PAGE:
Shiner perch divergence and the phylogeny
of the Embiotocidae

Vicente Paulo Francisco Cassano
University of California, Los Angeles

Wednesday, July 28, 1999
3:00 p.m.—Pacific Forum

The shiner perch, Cymatogaster aggregata, is a small embiotocid from the northeastern Pacific. Viviparity, in association with their small size, and preference for protected environments, restricts their dispersal abilities. A second species in the same genus, C. gracilis, was erected for a slender allopatric form from Pelican Bay, Santa Cruz Island. Exactly how many distinct species of shiners are there in the California Bight? Allozymes were employed to survey genetic variation in geographic populations to verify if morphological divergence has a genetic analogue. The evidence discovered bears on the taxonomic treatment of this fish and will be discussed.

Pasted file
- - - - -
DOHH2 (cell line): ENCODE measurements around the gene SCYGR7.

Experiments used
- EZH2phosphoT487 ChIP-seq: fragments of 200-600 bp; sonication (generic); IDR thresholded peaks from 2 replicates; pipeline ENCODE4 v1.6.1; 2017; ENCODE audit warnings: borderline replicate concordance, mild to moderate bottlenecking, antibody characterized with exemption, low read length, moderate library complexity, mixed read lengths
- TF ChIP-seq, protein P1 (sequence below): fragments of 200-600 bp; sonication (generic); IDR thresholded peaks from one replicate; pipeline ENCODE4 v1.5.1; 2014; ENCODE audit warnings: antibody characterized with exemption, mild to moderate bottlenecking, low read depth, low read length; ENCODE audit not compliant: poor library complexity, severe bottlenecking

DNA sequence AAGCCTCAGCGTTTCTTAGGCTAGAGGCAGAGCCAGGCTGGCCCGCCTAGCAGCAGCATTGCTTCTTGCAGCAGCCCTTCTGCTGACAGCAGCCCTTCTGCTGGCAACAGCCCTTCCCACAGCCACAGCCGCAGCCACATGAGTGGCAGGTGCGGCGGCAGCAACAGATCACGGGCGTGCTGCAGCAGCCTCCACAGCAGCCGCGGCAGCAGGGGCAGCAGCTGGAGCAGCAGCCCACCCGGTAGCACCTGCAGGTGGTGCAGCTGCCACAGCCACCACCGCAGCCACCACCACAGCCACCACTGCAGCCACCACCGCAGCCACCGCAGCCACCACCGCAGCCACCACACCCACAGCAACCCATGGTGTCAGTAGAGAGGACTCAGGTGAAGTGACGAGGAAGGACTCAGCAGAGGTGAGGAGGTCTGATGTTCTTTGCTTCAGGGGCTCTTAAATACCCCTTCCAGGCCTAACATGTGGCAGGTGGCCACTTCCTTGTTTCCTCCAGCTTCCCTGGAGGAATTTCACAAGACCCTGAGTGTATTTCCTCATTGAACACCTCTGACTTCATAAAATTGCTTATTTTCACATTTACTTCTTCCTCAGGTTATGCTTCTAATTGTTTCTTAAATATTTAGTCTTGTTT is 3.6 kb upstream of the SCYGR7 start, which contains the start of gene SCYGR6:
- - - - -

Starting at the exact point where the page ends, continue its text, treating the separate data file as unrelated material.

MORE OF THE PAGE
The phylogenetic relationships of 17 species of surfperches representing all living genera were estimated from a fragment of 486 nucleotides of the mitochondrial gene 16S rDNA. Maximum parsimony, maximum likelihood, and neighbor joining methods were employed to estimate relationships and yield identical results. The surfperches were divided in three groups: a group of amphisticins and two groups of embiotocins. The Japanese surfperch genera Ditrema and Neoditrema form a monophyletic group. Among four North-American genera represented by more than one species in this study, Embiotoca, Hyperprosopon, Micrometrus, and Rhacochilus, only Micrometrus is monophyletic. The arrangement of the species groups indicates that the embiotocid subfamilies, Amphisticinae and Embiotocinae, are monophyletic sister taxa. The phylogeny will be discussed.

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